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Airlines Are Scrapping Airbus 380s For Souvenirs

The then-new Airbus A380 superjumbo passenger jet sits on the tarmac of the Airbus plant in Hamburg on October 30, 2009 as the French flag carrier Air France was due later in the day to become the first European airline to take delivery of the plane in a ceremony in the northern German city before flying to Paris's Charles de Gaulle airport.

Photo: Eric Piermont / AFP (Getty Images)

Air France and Emirates have started selling bag tags made for the skin of their first Airbus A380s. The double-decker airliners built early during the aircraft’s production run are reaching the end of their service lives. It would be easy to assume that a plane as significant as the world’s largest passenger airliner ever would be headed to a museum, but that won’t be the case.

Air France retired and scrapped its first Airbus A380 back in 2020 during the height of the COVID-19 pandemic. The French flag carrier decided to retire its entire fleet of Airbus A380s amid the decline in air travel demand. While most of the jumbo jets were placed in storage, the oldest aircraft was already near the end of its service life so the airline scrapped the A380. Air France took delivery of the initial A380 in 2008 and racked up 41,725 flight hours on the airframe.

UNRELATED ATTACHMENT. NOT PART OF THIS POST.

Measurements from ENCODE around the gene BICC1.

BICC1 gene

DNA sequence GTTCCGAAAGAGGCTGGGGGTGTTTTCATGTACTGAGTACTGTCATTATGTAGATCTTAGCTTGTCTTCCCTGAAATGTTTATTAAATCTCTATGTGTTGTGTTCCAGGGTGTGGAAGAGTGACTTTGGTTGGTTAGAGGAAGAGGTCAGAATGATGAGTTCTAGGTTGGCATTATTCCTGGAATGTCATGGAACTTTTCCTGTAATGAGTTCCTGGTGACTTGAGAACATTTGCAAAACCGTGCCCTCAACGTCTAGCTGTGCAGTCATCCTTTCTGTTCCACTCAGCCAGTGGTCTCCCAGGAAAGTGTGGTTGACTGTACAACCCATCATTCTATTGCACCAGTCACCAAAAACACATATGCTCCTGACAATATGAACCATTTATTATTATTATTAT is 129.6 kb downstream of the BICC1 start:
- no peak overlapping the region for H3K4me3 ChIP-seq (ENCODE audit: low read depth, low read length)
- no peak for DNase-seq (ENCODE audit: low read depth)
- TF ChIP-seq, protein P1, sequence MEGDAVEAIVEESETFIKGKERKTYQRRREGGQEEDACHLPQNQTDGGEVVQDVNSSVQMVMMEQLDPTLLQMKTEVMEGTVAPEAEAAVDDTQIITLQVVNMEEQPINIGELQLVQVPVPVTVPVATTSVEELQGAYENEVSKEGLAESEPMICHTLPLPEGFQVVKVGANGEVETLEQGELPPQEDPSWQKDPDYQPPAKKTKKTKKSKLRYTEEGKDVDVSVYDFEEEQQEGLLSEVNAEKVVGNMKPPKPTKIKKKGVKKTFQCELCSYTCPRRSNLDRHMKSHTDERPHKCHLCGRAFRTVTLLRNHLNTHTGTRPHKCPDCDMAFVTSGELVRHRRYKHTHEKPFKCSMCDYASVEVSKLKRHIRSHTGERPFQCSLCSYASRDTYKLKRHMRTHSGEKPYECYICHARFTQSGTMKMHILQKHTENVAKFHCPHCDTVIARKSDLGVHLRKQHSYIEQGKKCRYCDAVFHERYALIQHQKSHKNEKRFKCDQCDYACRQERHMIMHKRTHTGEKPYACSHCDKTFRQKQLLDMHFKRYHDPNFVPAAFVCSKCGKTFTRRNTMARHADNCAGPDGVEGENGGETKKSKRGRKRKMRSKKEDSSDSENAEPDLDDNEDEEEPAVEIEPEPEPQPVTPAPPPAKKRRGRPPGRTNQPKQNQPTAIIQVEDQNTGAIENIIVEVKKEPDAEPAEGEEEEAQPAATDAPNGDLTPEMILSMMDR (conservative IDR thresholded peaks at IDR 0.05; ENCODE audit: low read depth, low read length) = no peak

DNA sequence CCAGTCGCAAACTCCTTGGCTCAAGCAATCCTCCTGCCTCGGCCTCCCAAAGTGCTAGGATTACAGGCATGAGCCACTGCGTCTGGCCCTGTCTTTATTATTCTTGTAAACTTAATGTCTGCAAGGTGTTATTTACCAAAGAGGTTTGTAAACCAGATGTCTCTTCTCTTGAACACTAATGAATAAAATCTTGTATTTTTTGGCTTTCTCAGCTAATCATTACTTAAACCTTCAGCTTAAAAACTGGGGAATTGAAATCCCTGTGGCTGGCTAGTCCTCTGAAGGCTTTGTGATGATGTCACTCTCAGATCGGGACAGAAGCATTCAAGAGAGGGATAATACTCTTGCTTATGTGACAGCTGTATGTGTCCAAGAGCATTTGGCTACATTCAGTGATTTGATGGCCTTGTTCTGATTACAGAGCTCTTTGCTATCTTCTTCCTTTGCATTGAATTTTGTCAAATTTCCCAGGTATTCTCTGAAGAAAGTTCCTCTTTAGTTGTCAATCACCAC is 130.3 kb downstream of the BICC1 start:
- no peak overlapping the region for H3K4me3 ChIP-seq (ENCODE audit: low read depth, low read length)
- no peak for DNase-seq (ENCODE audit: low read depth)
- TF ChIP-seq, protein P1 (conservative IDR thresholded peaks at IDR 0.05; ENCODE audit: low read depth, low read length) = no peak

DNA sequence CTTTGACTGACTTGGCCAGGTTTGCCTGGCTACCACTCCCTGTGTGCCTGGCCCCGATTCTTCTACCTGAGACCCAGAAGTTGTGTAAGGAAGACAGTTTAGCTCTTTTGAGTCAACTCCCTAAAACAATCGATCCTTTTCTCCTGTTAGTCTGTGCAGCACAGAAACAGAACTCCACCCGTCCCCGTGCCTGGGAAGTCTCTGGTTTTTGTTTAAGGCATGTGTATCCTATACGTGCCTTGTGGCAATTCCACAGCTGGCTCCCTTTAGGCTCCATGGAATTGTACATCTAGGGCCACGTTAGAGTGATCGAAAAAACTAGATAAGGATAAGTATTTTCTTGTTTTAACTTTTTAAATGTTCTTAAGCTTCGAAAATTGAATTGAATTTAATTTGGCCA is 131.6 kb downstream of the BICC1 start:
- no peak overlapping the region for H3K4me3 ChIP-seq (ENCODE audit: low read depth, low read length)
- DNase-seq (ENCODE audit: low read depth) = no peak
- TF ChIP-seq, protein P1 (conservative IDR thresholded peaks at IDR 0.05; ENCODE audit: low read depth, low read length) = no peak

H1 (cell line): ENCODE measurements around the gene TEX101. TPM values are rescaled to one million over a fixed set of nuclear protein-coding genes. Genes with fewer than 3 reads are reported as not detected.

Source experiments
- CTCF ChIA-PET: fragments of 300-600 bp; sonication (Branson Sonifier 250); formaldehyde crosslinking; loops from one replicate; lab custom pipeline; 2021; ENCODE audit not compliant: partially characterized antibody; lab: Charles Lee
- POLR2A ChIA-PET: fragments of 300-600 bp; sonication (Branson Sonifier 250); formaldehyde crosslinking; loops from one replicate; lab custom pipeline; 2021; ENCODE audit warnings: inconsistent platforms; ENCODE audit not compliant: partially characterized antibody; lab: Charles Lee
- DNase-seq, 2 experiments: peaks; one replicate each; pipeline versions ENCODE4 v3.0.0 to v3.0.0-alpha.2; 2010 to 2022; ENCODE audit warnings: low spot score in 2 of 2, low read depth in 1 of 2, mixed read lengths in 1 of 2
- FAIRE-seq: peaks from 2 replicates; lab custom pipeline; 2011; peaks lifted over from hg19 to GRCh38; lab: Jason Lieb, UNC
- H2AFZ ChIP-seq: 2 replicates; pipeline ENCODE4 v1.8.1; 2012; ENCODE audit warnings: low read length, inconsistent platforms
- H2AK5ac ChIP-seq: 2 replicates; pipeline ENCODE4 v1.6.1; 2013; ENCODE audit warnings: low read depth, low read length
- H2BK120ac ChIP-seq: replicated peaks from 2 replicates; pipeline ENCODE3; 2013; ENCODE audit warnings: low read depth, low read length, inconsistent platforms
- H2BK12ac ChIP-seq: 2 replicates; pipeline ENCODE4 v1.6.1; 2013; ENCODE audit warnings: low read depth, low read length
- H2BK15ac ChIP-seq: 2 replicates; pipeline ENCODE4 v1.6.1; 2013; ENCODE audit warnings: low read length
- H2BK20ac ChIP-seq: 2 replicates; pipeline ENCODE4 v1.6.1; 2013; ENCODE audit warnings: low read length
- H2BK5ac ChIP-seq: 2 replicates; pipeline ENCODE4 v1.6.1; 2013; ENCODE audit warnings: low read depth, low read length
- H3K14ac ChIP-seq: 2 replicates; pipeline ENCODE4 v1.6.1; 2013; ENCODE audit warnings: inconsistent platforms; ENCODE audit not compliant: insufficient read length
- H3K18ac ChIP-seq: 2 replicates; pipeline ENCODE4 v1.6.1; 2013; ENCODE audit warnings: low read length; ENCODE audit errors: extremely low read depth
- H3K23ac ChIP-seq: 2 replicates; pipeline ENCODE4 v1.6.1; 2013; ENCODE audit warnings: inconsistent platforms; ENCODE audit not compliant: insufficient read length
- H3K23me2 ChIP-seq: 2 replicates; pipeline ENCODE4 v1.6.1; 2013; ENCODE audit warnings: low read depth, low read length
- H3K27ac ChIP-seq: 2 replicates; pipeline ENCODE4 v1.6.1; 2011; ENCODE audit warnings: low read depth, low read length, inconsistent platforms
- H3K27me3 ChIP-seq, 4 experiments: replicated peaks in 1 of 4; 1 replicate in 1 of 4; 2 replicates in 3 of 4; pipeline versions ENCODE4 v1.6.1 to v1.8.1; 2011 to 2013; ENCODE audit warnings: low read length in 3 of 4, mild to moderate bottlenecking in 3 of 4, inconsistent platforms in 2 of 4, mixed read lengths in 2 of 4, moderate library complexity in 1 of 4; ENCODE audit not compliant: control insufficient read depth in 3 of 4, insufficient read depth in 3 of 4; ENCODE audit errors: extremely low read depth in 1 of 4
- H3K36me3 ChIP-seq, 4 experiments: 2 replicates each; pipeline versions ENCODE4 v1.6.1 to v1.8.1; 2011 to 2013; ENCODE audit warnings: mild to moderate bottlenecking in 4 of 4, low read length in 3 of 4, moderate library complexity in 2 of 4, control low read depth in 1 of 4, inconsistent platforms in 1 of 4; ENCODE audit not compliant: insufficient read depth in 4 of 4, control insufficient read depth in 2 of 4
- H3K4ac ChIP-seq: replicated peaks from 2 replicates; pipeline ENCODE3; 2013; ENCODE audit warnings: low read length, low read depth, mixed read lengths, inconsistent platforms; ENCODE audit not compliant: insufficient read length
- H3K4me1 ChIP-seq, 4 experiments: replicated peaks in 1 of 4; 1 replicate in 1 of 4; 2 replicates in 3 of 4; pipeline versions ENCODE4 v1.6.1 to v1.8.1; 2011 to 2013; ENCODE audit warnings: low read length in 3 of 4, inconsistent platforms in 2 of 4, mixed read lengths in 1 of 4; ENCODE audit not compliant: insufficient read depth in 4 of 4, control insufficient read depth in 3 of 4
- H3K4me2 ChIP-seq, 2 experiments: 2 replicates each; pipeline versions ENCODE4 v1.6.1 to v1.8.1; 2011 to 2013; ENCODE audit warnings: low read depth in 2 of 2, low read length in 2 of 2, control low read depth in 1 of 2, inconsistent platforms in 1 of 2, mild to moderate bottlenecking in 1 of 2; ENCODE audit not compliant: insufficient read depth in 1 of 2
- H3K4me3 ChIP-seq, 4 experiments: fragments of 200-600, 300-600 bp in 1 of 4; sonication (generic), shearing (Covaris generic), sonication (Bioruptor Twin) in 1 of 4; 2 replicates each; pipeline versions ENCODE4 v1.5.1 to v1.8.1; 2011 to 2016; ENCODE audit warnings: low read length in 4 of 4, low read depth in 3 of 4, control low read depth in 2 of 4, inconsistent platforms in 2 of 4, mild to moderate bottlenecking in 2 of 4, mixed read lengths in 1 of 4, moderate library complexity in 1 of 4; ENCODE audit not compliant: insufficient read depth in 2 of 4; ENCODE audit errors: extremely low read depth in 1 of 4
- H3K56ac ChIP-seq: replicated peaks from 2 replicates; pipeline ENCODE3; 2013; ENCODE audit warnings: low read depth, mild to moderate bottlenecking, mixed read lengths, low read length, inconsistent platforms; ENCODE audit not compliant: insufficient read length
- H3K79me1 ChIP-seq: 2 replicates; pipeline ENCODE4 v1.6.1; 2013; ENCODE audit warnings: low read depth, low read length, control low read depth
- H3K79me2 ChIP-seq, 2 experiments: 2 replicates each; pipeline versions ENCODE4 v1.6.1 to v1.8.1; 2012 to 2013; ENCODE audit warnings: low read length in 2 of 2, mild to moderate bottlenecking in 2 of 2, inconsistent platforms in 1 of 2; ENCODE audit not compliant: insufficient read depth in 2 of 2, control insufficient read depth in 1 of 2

Simple Flying reported the bag tags are being manufactured and sold by the German company Aviationtag for $42.27 each. This Air France A380 is the sixth of Airbus’ double-decker planes to have its skin turned into tags. The first Emirates A380 was scrapped and its skin bag tags became available for sale earlier this month. The four other A380s turned into tags were retired Singapore Airlines aircraft.

While one of the Airbus A380 test planes is on display at the National Air and Space Museum of France at Paris-Le Bourget Airport, it’s surprising that Air France’s first A380 couldn’t find a home in a museum. Alongside Concorde, the Airbus A380 is the most famous aircraft used by France’s national airline. Emirates built its entire airline around the A380, constructing an entire terminal in Dubai to accommodate its fleet of behemoths. Being able to purchase a commemorative bag tag doesn’t quite match seeing the historically significant aircraft preserved.


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